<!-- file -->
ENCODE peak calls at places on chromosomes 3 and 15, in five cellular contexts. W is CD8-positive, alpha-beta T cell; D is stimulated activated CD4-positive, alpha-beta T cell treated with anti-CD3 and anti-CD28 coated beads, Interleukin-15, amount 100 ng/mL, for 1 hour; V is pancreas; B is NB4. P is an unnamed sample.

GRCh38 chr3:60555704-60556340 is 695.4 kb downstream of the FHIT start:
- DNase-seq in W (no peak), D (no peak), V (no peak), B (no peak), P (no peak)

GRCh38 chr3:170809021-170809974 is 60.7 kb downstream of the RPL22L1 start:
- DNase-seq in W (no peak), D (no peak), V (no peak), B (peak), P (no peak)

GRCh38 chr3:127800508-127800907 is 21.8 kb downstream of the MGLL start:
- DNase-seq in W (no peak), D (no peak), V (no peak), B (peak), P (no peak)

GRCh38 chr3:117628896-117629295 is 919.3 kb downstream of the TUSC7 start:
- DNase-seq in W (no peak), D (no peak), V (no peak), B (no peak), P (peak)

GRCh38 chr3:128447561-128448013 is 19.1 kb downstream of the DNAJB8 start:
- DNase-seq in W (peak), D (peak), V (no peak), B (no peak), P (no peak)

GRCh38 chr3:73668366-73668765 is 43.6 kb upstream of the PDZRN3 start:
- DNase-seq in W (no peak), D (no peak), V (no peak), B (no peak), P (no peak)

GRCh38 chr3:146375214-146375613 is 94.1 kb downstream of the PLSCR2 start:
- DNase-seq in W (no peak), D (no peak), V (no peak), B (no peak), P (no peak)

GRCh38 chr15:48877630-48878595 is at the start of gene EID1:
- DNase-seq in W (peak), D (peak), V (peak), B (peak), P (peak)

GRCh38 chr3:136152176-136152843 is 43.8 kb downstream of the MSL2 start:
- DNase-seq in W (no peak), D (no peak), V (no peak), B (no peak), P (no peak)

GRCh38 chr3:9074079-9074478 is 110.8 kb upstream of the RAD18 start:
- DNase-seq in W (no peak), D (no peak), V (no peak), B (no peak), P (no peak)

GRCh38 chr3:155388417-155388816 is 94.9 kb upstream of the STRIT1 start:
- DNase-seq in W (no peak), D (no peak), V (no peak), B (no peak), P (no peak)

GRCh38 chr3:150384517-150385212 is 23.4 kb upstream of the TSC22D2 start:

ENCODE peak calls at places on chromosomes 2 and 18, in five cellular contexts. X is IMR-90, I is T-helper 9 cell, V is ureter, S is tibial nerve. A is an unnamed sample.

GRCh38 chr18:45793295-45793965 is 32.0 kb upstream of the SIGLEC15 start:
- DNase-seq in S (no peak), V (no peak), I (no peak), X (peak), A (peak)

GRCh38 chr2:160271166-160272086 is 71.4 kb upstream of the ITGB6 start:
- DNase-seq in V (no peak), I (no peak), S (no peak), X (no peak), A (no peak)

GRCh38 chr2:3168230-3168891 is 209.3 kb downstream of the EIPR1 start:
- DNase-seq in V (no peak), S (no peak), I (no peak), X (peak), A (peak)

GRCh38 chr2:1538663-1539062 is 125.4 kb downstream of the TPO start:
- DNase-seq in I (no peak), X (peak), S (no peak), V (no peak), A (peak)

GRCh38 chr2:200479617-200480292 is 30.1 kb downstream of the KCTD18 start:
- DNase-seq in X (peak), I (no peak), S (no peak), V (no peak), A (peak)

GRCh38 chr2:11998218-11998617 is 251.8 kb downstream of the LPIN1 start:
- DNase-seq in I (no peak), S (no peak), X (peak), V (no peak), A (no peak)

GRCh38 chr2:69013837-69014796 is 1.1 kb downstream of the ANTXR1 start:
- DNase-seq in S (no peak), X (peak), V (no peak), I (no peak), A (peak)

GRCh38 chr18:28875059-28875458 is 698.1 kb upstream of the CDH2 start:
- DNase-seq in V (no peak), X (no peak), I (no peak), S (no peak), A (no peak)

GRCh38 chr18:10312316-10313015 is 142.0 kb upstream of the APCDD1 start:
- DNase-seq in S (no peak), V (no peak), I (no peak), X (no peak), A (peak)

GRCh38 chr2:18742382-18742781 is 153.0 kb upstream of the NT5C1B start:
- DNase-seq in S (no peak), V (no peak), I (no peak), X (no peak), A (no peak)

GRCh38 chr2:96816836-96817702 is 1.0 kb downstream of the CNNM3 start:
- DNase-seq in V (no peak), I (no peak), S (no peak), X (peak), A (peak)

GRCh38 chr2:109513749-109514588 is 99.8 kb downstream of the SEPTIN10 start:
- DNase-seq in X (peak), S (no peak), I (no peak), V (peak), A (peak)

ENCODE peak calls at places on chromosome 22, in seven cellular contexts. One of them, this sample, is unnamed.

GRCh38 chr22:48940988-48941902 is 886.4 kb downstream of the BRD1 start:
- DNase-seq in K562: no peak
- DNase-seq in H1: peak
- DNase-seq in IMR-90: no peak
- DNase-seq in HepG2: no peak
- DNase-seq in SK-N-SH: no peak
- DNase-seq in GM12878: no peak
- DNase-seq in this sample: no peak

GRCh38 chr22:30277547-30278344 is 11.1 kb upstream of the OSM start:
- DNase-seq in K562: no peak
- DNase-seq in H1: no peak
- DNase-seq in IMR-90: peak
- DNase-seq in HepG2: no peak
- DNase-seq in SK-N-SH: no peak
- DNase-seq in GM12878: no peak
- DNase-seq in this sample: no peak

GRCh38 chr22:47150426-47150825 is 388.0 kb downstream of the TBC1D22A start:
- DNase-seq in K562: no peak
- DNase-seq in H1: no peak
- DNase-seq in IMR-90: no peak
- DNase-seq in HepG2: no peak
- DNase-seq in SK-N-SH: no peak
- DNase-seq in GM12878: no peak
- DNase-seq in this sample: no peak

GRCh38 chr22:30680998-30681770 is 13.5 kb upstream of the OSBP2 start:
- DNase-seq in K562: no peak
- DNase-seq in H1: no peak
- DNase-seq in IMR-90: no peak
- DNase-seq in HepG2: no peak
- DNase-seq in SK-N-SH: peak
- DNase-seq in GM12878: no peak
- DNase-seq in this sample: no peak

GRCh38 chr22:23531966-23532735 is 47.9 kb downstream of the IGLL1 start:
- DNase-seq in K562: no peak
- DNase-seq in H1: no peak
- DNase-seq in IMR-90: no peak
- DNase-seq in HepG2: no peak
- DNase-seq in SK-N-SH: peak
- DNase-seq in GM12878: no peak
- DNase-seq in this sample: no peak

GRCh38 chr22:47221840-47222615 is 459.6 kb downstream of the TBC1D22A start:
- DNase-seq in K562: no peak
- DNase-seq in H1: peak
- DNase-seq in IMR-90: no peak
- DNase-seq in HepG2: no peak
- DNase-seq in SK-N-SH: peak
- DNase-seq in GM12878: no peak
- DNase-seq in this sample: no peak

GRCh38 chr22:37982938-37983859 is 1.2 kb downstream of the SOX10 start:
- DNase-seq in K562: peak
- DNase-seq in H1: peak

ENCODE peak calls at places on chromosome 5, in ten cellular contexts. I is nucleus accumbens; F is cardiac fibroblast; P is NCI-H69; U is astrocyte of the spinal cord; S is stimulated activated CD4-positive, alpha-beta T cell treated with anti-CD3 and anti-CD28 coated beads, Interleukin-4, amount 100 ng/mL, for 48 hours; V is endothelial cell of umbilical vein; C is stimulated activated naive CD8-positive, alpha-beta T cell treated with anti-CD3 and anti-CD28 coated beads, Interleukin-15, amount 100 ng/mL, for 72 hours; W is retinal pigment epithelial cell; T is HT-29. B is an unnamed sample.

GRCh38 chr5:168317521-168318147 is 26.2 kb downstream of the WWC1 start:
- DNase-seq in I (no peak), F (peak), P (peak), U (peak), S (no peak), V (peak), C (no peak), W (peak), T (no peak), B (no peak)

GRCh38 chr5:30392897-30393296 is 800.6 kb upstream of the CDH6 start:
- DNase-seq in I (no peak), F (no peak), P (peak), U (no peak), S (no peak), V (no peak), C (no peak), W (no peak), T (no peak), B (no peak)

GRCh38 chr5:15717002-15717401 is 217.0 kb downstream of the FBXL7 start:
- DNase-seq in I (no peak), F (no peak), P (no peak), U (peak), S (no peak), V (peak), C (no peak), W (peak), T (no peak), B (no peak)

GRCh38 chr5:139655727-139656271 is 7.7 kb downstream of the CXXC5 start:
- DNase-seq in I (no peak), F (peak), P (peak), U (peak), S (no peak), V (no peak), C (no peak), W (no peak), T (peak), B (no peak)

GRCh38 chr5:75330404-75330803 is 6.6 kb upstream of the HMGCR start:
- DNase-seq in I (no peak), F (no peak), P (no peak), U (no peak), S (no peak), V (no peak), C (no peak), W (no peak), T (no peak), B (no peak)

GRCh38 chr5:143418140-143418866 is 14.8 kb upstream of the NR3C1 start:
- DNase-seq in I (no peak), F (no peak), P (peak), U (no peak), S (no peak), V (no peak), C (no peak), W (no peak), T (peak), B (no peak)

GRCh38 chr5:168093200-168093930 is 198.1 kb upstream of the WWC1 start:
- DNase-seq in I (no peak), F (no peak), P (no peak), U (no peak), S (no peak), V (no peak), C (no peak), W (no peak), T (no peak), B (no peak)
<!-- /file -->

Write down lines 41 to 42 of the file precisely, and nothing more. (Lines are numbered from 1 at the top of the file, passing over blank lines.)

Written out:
- DNase-seq in V (no peak), X (no peak), I (no peak), S (no peak), A (no peak)

GRCh38 chr18:10312316-10313015 is 142.0 kb upstream of the APCDD1 start: